Saturday, April 30, 2011
New Years Resolution 2011: April Update
Super creative, a bench made of books! I want one at my house :-)
I had mentioned last month that I also read magazines and someone wanted to know what magazines I read, well Ryan and I have subscriptions to Entertainment Weekly and Newsweek and Backpacker, but I also get magazines that are left onboard the airplane and at a magazine exchange at our local library, and our used book store also sells used magazines for 25 cents. So I get them there too. Most months I read those previous three I mentioned and Sunset, Outside, The New Yorker, Smithsonian, Southern Living, Discover, Astronomy, O, Time, Esquire, Redbook, Allure, Elle, Glamour, Us, People, Ladies Home Journal, Real Simple, In Touch, Self, Woman's Day, Consumer Reports, Seattle and Good Housekeeping.
Other magazines that I might read only a couple of times a year are New York, Popular Mechanics, Fitness, Men's Health, Travel and Leisure, Town and Country, Vanity Fair (great article about Rob Lowe this month!), Harper's Bazaar, Vogue, Outdoor Photographer, Just Cross Stitch, Reader's Digest, Islands, Coastal Living, Alfred Hitchcock's Mystery Magazine, Cross Stitcher, Firsts, Country Living and Memory Makers Magazine. I am sure that there are many more that I am not thinking of at the moment...I will often pick up a scrapbooking or cross-stitch magazine at craft stores like Michaels or if Ryan and I are going on a special trip somewhere, we might pick up some magazines to read on the plane as a special treat.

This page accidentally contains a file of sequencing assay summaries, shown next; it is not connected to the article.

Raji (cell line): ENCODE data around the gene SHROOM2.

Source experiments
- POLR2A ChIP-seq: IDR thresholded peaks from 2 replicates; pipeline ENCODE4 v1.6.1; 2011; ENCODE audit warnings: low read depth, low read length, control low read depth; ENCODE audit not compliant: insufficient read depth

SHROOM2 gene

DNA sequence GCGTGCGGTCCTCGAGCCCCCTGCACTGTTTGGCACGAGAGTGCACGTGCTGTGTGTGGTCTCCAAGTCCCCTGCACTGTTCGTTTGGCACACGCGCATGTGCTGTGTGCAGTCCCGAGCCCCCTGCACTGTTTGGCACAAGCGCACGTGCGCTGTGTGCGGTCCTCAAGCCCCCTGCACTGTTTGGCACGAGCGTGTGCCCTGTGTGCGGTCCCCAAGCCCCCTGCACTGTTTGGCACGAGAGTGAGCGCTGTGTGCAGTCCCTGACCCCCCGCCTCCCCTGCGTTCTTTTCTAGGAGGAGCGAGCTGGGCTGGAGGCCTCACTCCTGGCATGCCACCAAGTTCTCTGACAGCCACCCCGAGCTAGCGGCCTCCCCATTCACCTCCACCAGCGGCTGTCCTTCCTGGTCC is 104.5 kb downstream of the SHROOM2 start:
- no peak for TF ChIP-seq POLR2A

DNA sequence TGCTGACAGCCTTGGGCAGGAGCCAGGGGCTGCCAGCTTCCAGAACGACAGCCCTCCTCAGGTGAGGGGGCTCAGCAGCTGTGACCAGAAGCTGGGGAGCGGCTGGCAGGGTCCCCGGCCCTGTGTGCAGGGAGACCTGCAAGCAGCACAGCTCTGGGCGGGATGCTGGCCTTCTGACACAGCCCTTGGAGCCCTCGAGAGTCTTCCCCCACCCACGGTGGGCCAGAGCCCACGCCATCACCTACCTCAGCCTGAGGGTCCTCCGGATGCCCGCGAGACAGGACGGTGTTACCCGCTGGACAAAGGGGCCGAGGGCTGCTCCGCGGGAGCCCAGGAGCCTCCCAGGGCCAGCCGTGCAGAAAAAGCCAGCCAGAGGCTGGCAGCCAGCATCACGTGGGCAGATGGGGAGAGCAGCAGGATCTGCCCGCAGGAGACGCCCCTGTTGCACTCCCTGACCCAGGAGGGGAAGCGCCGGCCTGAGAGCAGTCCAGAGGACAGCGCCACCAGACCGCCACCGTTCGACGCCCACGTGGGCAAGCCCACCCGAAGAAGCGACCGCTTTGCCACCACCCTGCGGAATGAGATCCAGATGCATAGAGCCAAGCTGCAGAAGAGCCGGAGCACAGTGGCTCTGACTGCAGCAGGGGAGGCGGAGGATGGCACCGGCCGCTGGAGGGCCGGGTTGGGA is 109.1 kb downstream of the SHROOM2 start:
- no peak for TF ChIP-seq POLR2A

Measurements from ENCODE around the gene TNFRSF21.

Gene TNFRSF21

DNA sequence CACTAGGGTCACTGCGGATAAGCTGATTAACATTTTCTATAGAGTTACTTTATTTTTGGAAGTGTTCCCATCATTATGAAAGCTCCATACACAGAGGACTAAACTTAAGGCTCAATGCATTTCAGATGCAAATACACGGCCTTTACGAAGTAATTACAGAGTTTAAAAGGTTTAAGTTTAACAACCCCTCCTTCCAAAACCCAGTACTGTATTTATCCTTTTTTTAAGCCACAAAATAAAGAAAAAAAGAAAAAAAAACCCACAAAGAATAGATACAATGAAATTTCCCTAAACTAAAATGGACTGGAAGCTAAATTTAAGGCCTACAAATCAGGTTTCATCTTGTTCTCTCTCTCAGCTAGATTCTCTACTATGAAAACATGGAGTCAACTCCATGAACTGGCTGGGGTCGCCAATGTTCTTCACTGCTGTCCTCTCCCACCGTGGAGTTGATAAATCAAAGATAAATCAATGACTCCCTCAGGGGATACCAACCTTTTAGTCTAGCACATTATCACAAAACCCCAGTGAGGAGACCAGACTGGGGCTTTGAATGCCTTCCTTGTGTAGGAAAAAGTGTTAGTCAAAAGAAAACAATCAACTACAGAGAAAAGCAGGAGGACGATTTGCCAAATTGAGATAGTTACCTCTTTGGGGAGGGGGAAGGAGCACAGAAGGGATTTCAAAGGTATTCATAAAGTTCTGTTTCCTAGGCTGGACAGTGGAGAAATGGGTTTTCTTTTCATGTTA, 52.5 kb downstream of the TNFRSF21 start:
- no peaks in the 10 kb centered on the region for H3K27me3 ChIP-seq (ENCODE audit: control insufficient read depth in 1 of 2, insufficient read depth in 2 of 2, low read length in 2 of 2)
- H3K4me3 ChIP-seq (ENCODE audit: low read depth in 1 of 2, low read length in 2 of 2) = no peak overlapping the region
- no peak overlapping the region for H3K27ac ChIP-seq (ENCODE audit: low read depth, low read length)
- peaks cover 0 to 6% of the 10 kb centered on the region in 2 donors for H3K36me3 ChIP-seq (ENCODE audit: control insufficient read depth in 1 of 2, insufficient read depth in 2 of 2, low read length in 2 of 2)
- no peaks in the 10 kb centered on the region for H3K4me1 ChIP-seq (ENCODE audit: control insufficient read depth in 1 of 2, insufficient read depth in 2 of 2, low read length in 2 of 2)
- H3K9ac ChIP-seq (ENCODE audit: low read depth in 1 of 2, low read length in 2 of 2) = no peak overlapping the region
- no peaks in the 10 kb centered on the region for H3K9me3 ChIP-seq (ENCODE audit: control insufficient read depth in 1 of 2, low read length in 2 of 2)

Here are the books I read in April, Thanks so much to everyone who sent me boxes of books for my birthday!:
Messenger of Truth by Jacqueline Winspear library
Club Dead by Charlaine Harris library
Cloud Atlas by David Mitchell library
Sins of the Fathers by Ruth Rendell library
Dead to the World by Charlaine Harris library
All We Ever Wanted was Everything by Janelle Brown library
The Best Man to Die by Ruth Rendell
Paris Wife by Paula McLain library
An Incomplete Revenge by Jacqueline Winspear library
Squirrel seeks Chipmunk by David Sedaris library
The Early Work of Philip K. Dick Volume One: The Variable Man and other stories library
J. D. Salinger: A Life by Kenneth Slawenski library
Starvation Heights by Gregg Olsen
Full Dark, No Stars by Stephen King library
The Winter of Our Disconnect by Susan Maushart library
For the Love of Mike by Rhys Bowen library
At Home: A short history of private life by Bill Bryson
Burning Bright by Ron Rash library
Among the Mad by Jacqueline Winspear library
In Like Flynn by Rhys Bowen library
Heat Wave by Richard Castle
Cloud Atlas was very interesting. I started it and was not sure if I liked it or not, but the more I got into it, the more I liked it. It felt a lot like a collection of stories, but they all intertwined and circled back to each other. In the end I was fascinated. It was a finalist for the Booker Prize. The Man Booker Prize for Fiction is a literary award for the best original full-length novel, written in the English language, by a citizen of the Commonwealth of Nations, Ireland or Zimbabwe each year. Previous winners are The Remains of the Day, The English Patient, and Life of Pi. Since 2001, they have revealed the runners up. The year Cloud Atlas was a finalist (2004), The Line of Beauty by Alan Hollinghurst won the Booker.